My very first time fasting was when I was interning. People were intrigued, and genuinely wanted to know more about what I was doing and why. The first few days are always difficult; I just keep super-busy and distract myself with work.

What advice would you give to someone fasting for the first time at work?

Initiate a conversation with your employer. People might be surprised at how accommodating line managers are. I was lucky enough not to have to bring it up, my manager did.

"It's the simple things like when a colleague says 'Happy Ramadan' - small gestures, but they mean a lot."

What are the benefits of fasting on your working day?

When I fast, I become calm as a person, I let go of the trivial things, maybe because I don’t have the energy to worry about them. My productivity goes up too, especially as my manager lets me work flexibly. This makes me want to do my best and show my appreciation.

What has your workplace done to make things easier?

Flexible working hours! Unfortunately this year Ramadan falls on our busiest season, so we have to work a couple of hours extra each day. My manager suggested to me that I start later and finish later, so that when I go home, it’s time to eat.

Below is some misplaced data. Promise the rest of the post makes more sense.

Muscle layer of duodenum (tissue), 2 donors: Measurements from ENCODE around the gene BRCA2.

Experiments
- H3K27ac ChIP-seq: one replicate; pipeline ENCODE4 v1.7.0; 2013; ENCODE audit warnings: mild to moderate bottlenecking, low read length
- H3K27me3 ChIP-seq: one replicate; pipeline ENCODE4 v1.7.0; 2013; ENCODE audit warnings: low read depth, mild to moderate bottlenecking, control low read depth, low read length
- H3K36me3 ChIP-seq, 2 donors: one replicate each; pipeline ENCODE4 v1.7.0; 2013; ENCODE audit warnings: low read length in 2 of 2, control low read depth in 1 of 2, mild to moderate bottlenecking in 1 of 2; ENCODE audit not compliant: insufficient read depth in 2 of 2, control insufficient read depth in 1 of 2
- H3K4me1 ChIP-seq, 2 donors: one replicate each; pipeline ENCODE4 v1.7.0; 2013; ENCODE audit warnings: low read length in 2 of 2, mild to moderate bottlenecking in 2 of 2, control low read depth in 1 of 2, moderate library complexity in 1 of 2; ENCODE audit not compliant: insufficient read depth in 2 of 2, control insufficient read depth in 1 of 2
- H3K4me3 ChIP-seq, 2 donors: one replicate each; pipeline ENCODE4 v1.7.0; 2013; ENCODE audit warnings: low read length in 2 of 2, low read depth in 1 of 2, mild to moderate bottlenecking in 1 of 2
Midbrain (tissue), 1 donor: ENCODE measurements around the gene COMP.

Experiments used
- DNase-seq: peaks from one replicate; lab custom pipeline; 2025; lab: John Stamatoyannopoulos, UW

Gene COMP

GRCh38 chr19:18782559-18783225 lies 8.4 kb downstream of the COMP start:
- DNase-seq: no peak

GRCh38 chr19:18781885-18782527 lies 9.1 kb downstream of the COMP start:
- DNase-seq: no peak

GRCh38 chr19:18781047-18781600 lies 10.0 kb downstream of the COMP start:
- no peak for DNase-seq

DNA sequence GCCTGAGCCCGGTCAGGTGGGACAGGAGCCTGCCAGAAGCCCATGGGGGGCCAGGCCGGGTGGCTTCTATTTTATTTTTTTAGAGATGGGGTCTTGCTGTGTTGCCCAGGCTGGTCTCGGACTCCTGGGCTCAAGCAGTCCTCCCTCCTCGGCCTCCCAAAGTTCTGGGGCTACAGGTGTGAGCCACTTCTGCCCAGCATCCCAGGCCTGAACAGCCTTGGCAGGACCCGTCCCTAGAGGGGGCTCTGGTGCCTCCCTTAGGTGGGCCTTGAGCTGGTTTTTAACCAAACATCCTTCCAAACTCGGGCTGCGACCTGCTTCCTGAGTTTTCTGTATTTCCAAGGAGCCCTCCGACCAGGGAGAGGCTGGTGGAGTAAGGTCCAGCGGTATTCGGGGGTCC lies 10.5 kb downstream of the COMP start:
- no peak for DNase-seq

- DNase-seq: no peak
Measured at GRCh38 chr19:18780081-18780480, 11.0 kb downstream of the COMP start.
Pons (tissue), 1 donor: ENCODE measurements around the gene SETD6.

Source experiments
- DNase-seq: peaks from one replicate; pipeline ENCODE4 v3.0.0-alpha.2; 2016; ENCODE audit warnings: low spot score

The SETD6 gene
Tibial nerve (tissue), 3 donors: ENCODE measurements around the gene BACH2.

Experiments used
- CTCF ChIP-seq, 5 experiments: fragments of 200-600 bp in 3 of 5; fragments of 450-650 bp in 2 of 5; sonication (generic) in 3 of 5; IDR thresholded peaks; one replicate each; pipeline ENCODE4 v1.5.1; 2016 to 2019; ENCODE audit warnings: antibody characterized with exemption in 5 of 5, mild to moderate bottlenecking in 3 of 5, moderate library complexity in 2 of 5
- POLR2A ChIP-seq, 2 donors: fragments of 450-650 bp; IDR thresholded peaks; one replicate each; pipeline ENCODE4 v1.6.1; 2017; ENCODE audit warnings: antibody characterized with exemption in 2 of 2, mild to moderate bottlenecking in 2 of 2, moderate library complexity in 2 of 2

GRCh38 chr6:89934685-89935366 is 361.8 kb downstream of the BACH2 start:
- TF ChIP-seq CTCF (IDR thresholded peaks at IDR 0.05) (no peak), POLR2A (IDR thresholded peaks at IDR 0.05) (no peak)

Also an email went round informing line managers to allow staff to take Eid (the religious festival that marks the end of Ramadan) as annual leave. Normally staff are not encouraged to take leave during this period. I feel lucky to work in such a supportive environment.

Sarah, 25, pharmacist, London

"You would think it's impossible to fast for 15 hours, but you just realise that you can do it!”

What was your first Ramadan like at work?

Pretty tiring! It was my pre-reg year (the year before I qualified as a pharmacist). I was studying and working and I got married. It was pretty intense.

I had to adapt to working long hours, feeling weak, lacking sleep, and still find time to study, but I did it!

What could be done to make it easier for you?

I don’t like to use it as an excuse for anything. I made the decision to fast. I don’t want people to feel sorry or make any special arrangements. I’m choosing it because I feel it’s good for me and my life.